- we’ve mentioned there are no dramatic swings in price, but large ones can happen. If an asset has fewer shares, you can place a market order limit and see the price swing. This can also happen during unusual events, as we’ve mentioned earlier ‒ not a pleasant experience, we might add.
Market orders are guaranteed to come through, but no one guarantees you’ll get the price you want: price swings, unexpected events, and other factors can disrupt a successful deal for you. A market order can be risky, but as long as you place them not for extra volatile assets, you are more or less safe to buy or sell them.
Advantages and downsides of limit orders
Another thing works for limited orders ‒ they also have some benefits and downsides.
For example, there is a total price control ‒ you will trade with placing a limit order only if the price is acceptable for you. You certainly won’t buy for more than you expect, and you definitely won’t sell for too less than you expected. Also, a limit order can be placed for future trades. You can set one once and don’t bother to visit the market too often for transactions ‒ everything is more or less automated in this case.
The disadvantages are contrary to market order benefits, more or less. For example, your order might not get through: limit orders are tied to certain prices, and if these prices don’t meet the reality of the crypto market, the transaction might not even happen for the price is too low or too high to hit the threshold.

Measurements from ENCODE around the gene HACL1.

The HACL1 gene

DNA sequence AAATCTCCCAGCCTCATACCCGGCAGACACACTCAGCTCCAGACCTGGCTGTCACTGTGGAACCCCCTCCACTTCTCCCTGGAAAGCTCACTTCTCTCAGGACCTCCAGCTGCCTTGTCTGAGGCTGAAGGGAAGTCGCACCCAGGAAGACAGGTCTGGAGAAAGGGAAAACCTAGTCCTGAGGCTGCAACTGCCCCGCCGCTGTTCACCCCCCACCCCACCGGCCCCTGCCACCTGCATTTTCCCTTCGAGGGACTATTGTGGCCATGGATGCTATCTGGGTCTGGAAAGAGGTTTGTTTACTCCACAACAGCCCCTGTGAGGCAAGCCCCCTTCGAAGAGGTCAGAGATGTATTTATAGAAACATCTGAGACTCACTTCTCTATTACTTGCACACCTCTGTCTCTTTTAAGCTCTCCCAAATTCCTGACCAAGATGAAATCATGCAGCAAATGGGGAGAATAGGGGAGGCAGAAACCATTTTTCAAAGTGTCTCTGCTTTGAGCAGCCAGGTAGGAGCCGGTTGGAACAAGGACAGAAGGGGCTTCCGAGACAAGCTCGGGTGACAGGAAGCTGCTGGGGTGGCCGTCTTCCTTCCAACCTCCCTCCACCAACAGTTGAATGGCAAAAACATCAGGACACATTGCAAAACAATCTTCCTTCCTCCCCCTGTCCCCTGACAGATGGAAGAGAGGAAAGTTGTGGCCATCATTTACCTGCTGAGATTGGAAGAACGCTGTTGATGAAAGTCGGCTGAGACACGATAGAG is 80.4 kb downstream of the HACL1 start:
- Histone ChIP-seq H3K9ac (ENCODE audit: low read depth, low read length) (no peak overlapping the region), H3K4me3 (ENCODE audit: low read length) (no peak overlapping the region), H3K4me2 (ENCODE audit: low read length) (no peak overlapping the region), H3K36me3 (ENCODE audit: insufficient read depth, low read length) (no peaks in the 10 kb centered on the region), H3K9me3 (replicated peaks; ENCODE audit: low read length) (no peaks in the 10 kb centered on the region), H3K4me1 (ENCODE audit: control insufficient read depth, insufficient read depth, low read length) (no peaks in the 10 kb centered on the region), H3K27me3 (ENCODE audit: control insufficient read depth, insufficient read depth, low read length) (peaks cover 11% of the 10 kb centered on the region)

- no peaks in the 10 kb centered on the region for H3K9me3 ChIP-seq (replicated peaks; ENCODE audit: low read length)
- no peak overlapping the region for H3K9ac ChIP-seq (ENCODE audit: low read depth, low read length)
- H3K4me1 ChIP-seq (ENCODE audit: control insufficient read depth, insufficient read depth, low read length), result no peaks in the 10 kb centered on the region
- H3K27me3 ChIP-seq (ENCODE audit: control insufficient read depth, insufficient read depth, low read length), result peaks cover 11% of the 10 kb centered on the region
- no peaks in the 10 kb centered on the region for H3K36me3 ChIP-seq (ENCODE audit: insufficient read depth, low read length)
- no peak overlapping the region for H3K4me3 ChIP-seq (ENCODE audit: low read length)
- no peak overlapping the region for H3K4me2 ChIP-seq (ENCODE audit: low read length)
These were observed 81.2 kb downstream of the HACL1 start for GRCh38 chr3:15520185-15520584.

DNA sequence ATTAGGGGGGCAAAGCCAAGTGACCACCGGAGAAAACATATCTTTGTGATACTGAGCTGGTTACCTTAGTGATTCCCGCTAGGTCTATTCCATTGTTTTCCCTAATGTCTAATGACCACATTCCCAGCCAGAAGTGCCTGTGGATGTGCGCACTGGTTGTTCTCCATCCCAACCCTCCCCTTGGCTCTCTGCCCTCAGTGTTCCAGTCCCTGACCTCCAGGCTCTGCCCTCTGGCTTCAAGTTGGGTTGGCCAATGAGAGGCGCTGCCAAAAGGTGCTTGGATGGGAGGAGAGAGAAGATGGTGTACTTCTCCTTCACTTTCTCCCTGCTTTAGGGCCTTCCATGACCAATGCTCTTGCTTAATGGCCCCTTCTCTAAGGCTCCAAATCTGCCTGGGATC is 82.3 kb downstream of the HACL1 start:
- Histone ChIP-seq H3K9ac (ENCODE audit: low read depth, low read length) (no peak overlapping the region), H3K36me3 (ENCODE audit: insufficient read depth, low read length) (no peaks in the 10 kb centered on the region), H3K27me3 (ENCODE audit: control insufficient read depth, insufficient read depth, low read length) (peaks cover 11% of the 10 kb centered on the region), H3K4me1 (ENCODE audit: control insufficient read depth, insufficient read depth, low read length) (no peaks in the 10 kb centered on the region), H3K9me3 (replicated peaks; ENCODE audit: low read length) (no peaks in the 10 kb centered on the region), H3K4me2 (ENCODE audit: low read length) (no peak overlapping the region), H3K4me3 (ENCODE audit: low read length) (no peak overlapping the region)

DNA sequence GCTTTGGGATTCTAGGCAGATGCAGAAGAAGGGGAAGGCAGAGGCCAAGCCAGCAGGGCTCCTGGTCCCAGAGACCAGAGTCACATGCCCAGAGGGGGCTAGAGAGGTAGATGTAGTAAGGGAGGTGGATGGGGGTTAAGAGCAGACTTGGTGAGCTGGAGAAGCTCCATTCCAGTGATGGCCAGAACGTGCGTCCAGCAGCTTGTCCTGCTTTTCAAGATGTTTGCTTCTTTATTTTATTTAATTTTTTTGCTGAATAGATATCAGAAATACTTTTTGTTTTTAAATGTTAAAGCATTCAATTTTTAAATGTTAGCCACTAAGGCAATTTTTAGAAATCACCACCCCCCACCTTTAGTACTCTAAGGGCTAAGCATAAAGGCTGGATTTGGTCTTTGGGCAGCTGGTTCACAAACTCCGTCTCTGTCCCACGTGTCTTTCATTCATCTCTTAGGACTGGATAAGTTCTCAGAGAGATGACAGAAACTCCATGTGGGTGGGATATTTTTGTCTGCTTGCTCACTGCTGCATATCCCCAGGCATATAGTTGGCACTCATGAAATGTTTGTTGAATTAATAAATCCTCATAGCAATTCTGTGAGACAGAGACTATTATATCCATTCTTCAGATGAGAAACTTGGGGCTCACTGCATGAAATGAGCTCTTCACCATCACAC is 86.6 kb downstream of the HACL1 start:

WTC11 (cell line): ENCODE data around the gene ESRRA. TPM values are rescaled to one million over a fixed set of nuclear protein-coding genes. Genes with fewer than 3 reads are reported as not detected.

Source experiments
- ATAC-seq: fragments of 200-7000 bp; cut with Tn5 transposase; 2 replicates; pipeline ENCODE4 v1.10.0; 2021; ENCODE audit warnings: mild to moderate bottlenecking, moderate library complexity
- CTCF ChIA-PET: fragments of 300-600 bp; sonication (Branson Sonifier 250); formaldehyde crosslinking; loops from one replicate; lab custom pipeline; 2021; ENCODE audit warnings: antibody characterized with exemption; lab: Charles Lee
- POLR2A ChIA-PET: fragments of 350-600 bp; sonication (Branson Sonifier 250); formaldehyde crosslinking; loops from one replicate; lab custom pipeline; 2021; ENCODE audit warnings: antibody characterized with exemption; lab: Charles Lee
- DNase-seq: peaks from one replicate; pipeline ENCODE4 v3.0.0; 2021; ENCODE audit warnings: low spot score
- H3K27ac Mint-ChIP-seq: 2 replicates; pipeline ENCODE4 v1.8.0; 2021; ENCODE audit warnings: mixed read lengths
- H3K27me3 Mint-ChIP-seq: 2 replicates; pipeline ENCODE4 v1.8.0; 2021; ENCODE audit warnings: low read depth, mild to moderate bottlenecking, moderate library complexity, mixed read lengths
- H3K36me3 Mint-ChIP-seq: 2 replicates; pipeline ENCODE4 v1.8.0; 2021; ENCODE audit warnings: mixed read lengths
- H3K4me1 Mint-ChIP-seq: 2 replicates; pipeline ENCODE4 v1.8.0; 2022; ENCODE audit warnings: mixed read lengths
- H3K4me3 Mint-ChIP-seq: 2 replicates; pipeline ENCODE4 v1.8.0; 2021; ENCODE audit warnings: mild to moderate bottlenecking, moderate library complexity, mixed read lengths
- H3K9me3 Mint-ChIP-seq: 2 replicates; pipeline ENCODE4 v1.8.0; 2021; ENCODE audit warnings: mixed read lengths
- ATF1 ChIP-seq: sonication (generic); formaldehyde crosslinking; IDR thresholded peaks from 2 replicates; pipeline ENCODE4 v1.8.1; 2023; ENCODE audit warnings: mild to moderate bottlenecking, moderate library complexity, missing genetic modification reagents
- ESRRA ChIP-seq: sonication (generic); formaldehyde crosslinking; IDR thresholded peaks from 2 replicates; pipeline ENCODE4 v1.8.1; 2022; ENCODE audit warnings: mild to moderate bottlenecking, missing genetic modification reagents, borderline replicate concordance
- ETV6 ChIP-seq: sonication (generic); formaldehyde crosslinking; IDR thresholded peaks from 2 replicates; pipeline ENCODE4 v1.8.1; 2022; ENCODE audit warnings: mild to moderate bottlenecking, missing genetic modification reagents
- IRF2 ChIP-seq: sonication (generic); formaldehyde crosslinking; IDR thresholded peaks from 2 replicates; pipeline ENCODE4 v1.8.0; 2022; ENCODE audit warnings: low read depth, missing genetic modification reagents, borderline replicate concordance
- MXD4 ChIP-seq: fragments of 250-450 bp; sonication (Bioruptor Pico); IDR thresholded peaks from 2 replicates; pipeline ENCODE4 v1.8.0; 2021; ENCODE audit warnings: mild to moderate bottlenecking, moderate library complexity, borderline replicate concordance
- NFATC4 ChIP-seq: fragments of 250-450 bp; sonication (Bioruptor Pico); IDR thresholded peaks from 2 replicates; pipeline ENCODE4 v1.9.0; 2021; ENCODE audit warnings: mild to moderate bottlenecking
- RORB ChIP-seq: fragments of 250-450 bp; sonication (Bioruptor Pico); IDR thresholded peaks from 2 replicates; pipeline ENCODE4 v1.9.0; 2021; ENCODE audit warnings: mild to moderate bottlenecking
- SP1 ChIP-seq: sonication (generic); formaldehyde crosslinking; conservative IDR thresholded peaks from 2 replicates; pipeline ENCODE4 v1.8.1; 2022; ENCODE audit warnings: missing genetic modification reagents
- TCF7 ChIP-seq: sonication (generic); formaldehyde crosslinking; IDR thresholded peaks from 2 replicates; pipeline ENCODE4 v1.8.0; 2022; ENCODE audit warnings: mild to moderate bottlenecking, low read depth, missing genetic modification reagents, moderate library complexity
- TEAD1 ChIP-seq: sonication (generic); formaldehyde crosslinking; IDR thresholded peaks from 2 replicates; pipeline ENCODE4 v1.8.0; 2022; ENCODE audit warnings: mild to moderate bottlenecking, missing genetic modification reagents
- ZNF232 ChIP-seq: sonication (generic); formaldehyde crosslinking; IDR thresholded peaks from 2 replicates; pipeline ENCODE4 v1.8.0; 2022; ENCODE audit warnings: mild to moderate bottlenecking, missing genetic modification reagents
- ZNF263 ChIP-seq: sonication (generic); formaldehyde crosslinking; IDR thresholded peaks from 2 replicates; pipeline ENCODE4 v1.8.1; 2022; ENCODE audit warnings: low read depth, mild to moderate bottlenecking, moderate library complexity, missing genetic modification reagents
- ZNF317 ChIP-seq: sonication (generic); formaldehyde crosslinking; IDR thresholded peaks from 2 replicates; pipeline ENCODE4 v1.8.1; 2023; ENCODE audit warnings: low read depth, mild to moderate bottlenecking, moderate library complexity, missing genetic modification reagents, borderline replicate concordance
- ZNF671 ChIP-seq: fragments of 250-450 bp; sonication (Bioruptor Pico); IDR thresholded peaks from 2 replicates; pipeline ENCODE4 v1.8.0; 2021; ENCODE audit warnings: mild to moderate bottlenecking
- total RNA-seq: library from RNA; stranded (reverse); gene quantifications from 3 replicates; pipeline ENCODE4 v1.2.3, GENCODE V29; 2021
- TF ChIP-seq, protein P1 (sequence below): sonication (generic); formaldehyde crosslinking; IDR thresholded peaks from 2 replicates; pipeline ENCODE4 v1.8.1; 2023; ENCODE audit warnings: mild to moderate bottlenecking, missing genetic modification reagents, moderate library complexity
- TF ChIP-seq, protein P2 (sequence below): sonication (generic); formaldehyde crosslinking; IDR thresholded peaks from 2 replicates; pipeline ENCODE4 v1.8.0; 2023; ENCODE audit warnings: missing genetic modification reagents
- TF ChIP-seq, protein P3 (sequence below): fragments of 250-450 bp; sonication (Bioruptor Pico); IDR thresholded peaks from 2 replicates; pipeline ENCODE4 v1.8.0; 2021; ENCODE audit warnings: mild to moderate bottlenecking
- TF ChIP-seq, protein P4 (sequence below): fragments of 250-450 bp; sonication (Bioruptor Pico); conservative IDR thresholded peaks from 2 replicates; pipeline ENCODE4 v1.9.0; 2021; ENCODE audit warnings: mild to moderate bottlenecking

These orders are dynamic, meaning no transaction is 100% guaranteed. You might not even sell or buy a lot because the price fluctuates. To avoid things like this, you can restrict your limit order to “stop-loss” or “all or none” options, but in that case, the transaction is even less guaranteed.
A limit order is less risky, but also may cost you more due to extra fees. If a limit order can’t be executed at once, a few extra fees might be charged for every transaction. P2B offers little to no trading fees, so you can trade safely, but some exchanges don’t do such a thing.
Which one to choose ‒ market or limit order?
This is all about your trading priorities when you choose a market. You should choose the option that balances between lower risks and higher profit. If you want a guaranteed transaction no matter the price, you should try placing a market order. It all depends on how liquid is the asset, but in the end, if the price swing is not that bad, a market order is a nice choice for these cases.
But if you care about the price a lot and if you’re not afraid of speculations on the market, placing a limit order should work for you. With pretty dramatic price swings, you can catch the price you need, if only for a small price difference. But still, if you need a certain price no matter what, you definitely should choose a limit order.
Limit order works the best for long-term trading, too. You have better control of the price here, meaning the funds will add up to your investment account even without your recurrent participation.
Market orders are also great for long-term investments, especially if you have a vast knowledge of the situation on the market and of investing overall. Actually, when you’re investing in a long-term perspective, the price is more or less not important. The shares that add up to your account over the years will grow in price no matter what, so it can be a win-win strategy.
If you need safe transactions for high-liquidity crypto assets, limit order works the best for they guarantee you will not pay more or receive much less, protecting your investments.